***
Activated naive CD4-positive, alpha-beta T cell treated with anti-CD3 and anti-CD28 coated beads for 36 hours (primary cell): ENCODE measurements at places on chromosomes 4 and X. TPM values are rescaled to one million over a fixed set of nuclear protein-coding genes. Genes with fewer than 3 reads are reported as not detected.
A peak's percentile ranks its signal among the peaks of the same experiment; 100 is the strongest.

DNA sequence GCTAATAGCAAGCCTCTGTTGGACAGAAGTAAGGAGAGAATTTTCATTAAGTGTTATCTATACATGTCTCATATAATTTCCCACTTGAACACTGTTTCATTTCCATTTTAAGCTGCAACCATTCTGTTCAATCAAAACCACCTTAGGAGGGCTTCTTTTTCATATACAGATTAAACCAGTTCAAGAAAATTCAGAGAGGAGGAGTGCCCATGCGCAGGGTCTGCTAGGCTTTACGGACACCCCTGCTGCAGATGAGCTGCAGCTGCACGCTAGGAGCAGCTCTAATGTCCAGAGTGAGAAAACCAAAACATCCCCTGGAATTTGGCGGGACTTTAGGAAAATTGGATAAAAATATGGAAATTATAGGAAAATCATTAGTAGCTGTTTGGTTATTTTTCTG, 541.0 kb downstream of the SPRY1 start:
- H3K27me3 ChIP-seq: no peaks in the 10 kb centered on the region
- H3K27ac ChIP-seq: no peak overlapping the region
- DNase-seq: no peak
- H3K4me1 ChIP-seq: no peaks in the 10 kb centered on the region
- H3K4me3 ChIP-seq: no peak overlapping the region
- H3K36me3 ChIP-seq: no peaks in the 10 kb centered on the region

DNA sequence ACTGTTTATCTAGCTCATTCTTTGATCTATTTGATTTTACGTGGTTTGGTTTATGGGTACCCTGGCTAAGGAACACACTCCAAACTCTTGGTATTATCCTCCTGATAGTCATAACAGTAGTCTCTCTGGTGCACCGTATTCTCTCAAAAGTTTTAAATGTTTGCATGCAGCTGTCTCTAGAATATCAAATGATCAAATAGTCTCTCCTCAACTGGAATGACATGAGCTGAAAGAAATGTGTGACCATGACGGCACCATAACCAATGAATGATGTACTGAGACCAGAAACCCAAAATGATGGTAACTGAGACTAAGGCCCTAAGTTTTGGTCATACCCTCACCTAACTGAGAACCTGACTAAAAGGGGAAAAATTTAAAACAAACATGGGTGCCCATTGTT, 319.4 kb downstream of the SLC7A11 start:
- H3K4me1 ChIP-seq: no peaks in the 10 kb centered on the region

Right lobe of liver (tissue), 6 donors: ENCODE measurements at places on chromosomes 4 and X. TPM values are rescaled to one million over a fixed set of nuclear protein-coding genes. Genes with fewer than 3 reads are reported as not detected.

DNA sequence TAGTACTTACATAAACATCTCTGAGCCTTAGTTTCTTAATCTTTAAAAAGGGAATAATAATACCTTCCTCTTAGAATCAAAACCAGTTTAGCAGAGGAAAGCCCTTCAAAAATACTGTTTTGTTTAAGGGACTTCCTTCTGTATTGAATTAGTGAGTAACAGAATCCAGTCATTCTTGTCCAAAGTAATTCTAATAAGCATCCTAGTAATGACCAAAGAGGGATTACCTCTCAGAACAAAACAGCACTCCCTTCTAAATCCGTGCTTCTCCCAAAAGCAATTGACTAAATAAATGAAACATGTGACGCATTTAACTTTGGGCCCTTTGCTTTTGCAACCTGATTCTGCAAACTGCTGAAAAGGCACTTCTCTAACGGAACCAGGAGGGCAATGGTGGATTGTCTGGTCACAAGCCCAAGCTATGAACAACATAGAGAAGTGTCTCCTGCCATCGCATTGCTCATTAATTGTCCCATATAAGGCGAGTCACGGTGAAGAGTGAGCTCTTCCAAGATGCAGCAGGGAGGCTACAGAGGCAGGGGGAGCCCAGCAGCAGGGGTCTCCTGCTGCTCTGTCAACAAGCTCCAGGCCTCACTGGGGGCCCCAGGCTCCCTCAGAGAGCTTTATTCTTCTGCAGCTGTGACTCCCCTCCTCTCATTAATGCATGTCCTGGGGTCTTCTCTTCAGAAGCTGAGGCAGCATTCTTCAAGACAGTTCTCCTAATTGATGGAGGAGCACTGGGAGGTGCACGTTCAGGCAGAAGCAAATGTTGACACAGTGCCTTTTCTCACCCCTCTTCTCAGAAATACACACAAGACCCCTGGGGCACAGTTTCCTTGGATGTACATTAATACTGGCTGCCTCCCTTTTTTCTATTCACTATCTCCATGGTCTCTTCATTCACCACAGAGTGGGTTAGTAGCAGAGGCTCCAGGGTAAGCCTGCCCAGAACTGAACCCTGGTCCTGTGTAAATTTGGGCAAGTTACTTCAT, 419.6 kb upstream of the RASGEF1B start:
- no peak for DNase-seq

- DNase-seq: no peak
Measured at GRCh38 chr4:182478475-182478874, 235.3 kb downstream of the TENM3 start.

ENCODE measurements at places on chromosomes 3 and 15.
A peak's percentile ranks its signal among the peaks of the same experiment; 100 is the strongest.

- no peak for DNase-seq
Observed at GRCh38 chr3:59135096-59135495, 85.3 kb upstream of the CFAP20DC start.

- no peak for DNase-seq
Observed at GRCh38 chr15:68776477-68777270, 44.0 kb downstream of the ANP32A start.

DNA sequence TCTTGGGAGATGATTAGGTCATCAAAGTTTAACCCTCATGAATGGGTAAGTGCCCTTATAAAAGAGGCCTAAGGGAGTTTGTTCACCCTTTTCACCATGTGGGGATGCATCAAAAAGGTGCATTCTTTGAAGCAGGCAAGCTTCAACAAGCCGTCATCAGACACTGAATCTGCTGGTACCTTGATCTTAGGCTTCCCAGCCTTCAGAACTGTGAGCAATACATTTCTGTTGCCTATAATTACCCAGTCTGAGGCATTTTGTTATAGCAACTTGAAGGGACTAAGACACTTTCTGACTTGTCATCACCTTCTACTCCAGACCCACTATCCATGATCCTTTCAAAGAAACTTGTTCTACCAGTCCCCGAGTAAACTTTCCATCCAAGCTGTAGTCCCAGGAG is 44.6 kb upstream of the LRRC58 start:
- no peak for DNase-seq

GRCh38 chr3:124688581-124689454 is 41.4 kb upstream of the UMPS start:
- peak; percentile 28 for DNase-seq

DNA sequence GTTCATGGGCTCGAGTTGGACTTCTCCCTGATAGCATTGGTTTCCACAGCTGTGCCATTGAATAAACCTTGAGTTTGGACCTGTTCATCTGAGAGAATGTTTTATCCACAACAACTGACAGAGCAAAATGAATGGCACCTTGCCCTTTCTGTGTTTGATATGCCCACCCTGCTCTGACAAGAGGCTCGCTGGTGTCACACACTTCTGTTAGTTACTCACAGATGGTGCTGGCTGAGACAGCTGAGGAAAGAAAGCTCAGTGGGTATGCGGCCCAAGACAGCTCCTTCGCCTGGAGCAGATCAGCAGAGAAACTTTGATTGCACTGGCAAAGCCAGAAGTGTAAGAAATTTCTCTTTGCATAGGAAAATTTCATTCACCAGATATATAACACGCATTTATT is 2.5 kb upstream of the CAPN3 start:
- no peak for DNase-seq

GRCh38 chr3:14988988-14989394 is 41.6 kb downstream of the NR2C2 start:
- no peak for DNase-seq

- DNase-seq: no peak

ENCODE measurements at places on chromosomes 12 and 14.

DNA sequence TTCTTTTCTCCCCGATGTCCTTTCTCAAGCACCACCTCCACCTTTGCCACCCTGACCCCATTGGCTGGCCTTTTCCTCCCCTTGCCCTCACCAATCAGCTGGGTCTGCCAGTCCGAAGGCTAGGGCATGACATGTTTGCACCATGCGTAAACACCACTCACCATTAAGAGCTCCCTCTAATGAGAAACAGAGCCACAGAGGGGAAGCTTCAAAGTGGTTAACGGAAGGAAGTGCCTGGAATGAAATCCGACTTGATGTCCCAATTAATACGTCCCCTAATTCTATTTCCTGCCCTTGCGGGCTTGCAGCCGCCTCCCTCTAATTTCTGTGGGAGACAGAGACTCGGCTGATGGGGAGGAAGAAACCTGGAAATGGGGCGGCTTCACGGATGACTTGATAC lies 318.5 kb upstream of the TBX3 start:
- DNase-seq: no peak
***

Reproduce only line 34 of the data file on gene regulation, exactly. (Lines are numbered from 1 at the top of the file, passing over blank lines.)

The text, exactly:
- DNase-seq: no peak